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Saturday, July 8, 2017

A Bandit's Tale: The Muddled Misadventures of a PIckpocket, by Deborah Hopkinson. Alfred A. Knopf, Random House. 2017. $21.99 ages 10 and up

"I hope that all this talk of sausages hasn't made you as hungry as I felt right then. And even though more than anything I longed to bite into something juicy and hot to fill my empty stomach, that didn't happen. All I got that day was more trouble. I wandered for what seemed like hours, bedraggled and miserable as a chicken in a hailstorm. I even began to worry a little about Marco and Luigi."

I just finished reading this wonderful novel about late 19th century New York, the tenements, the poverty, and the adventures of a young immigrant Italian boy, Rocco Zaccaro. You want to know more about him. So, I want to share with you a summary of his story.

After a mysterious, disgraceful event in his Italian community, and with no prospects for a sunny future, Rocco is indentured to the unscrupulous and unsavory padrone and sets sail for New York. His parents will receive twenty dollars a year for his keep. As you might expect Signor Ancarola does not have the boy's best interest in mind. Instead, he keeps Rocco and a number of other young boys in slavery. They are forced into the streets every day as street musicians. They bring back one dollar a day, or they don't come home to the unbearable living conditions he provides. Beatings result when they cannot pay the total amount. They are fed little, have no protective clothing, and are often shoeless.

Rocco is 11, but he has a plan. He wants something better. To that end, he makes acquaintance with two pickpockets who see his potential and ply him with food and thoughts of wealth. It works for a while as he learns the skills needed. Soon, Rocco wants more independent work. He is caught by the police and sent to a prison for boys. He makes his escape just in time to face the famous Blizzard of 1888 that virtually shuts down New York. As his luck would have it, he meets a young Irish girl named Meddlin' Mary for her work to save the work horses that are dying in the streets from overwork and starvation.  He begins to help her father, a blacksmith, and then accompanies Danish photographer, Jacob Riis. He needs Rocco's assistance with translation as he chronicles the brutal living conditions of so many immigrants. Rocco finds a calling in trying to help the kids who are just like him.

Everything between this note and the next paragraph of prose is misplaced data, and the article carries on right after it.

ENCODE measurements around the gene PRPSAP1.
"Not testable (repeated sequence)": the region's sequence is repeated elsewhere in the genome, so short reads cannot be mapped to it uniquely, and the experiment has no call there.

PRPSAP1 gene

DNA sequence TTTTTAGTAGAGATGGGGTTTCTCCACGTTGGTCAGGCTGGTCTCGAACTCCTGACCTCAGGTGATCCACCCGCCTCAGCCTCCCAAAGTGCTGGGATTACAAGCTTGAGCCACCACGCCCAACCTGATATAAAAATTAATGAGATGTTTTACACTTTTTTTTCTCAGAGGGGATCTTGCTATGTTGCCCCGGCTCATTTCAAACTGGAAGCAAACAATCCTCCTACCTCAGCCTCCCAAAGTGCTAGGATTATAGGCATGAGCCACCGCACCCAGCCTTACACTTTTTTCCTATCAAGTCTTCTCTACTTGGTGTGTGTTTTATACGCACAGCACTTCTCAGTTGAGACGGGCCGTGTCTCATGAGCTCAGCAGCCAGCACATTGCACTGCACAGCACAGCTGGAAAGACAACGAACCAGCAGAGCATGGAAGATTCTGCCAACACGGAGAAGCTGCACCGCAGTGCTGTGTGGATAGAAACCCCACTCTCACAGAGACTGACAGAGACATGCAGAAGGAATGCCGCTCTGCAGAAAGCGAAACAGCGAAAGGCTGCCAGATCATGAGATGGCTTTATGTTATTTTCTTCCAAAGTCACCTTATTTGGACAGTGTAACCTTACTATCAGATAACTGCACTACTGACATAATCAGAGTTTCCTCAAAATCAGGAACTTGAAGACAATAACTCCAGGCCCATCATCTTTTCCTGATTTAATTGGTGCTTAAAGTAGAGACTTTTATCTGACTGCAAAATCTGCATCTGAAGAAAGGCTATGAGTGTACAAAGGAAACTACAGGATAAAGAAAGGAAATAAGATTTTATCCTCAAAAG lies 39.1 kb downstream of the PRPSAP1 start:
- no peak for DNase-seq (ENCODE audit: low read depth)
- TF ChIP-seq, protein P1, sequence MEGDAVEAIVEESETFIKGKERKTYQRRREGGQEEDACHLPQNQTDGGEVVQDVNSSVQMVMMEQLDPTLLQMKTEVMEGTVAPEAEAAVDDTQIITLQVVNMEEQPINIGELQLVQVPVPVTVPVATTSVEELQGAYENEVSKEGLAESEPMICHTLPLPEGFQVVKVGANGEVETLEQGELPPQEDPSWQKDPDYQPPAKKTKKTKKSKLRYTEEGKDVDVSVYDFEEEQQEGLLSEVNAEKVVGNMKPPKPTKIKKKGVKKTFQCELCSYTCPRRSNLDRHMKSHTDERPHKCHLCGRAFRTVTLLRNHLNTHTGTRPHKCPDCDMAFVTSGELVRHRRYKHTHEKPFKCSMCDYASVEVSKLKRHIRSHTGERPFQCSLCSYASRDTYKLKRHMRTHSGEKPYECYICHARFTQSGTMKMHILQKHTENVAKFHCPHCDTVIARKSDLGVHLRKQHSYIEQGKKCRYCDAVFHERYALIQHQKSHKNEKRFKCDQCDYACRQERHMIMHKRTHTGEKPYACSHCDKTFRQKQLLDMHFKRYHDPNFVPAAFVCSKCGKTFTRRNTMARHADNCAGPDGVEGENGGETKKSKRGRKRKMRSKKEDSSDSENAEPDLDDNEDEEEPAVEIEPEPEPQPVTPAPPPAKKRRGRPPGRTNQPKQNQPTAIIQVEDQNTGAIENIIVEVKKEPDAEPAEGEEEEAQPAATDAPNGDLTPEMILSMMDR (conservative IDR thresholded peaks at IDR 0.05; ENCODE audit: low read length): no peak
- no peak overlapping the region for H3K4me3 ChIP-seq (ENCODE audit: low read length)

What a history lesson this is! Deborah Hopkinson adds pertinent and enlightening back matter. It helps readers understand why she wanted to write this tale of adventure, community, adversity, and transformation to find a new and better place in a cruel world. Rocco is a feisty, bright, and optimistic narrator ... and he's funny to boot. He has heart and he has gumption; both do him well as he navigates the many changes in his life.

1 comment:

  1. Thank you for this wonderful review and for taking time to read my book. I had fun sharing it with students at author visits this past year. The invention of flash photography helped Jacob Riis (who appears in the book) to become a pioneering photojournalist -- and, though of course I wrote this several years ago, it seems like a good time to look back at how reporters have helped to transform society. Thank you!